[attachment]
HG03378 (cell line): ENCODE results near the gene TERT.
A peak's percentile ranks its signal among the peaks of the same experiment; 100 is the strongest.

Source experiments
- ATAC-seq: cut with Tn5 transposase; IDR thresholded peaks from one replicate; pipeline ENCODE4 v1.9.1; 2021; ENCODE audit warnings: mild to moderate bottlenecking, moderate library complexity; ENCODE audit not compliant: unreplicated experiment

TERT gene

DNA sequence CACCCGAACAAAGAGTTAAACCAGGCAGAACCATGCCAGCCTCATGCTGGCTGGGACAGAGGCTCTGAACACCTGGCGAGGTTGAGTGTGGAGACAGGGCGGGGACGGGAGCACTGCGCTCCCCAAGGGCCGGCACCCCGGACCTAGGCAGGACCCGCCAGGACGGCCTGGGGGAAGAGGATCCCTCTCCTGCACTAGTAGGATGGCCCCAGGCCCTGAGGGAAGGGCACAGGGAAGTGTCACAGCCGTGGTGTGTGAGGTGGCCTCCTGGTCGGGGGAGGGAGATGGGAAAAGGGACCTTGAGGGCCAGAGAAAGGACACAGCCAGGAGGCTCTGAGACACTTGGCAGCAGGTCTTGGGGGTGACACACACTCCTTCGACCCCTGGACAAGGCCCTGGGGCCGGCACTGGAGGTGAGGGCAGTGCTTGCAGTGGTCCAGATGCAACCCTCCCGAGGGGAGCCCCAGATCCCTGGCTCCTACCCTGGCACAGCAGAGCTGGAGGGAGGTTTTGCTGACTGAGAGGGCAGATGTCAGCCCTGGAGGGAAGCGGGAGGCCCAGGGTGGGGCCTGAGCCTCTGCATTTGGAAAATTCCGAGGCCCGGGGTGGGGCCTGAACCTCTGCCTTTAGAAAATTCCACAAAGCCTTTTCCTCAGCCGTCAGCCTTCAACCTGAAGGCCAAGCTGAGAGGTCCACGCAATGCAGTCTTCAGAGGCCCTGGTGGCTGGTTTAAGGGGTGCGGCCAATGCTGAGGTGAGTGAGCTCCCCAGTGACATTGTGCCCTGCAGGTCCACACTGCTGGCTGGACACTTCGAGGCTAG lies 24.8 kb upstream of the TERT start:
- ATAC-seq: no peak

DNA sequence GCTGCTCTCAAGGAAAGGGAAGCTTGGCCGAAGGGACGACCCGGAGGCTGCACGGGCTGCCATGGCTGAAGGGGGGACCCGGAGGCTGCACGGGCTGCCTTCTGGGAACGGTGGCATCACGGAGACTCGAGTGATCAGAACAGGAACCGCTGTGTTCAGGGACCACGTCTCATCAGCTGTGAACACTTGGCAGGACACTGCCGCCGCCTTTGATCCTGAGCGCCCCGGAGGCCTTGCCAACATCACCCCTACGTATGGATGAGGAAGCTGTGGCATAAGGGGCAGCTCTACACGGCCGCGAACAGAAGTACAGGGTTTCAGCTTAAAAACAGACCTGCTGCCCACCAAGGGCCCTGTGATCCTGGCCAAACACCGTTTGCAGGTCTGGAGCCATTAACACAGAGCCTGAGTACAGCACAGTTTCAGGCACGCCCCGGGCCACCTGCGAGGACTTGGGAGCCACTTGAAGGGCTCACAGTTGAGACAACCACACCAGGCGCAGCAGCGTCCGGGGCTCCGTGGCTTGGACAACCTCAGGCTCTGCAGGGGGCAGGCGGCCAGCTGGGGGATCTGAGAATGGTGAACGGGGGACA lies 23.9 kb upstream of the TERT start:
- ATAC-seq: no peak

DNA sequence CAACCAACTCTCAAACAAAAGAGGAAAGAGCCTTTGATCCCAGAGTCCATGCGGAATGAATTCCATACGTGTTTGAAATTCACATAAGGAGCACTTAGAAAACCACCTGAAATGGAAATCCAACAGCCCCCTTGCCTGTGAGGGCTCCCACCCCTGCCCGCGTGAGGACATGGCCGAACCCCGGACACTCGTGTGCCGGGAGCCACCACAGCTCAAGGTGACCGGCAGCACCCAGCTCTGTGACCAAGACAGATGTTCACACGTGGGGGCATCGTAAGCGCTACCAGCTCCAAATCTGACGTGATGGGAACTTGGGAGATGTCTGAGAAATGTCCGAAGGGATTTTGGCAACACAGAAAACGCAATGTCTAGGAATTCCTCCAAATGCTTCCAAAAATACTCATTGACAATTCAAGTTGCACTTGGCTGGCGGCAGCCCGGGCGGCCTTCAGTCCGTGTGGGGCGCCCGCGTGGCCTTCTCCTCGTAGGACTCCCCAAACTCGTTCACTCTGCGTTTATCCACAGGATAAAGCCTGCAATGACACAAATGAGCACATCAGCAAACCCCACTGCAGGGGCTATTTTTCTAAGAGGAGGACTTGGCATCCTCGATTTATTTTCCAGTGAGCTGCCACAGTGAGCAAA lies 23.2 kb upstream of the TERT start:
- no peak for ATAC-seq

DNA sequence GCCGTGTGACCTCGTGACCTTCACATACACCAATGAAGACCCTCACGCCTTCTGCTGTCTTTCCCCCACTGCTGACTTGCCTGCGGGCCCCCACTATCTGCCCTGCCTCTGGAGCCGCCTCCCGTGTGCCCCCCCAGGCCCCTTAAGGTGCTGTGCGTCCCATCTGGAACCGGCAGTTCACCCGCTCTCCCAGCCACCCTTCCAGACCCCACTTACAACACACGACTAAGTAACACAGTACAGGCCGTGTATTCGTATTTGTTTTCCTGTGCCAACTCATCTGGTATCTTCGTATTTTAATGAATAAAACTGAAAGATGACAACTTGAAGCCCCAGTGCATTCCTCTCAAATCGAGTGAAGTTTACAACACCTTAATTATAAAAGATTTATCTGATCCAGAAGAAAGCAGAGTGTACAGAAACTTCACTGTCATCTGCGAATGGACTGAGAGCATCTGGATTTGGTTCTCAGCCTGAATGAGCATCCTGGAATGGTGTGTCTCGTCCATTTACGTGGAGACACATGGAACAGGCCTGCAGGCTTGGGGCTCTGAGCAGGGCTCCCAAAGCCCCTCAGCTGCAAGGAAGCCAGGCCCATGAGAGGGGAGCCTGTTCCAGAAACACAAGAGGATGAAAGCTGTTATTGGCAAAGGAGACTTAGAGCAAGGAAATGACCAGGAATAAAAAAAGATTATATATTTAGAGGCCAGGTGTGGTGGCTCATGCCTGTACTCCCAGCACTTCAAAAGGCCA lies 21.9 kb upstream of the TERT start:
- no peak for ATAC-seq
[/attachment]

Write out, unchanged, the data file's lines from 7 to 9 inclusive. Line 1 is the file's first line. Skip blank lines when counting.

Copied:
- ATAC-seq: no peak

DNA sequence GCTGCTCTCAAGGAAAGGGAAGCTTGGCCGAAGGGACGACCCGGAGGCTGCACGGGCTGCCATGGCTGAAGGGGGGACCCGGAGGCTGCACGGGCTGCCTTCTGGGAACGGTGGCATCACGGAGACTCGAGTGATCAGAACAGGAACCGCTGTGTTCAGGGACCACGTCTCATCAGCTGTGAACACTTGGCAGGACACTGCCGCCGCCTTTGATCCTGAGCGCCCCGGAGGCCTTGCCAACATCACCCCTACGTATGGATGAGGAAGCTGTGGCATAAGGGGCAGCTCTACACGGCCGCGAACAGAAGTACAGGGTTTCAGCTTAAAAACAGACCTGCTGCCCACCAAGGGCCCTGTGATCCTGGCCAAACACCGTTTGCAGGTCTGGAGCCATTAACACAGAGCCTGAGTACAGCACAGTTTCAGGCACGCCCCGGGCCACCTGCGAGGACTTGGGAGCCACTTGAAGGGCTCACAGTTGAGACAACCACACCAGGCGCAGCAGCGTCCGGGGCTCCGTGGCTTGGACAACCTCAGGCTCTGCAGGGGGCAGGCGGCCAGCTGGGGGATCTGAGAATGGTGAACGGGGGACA lies 23.9 kb upstream of the TERT start:
- ATAC-seq: no peak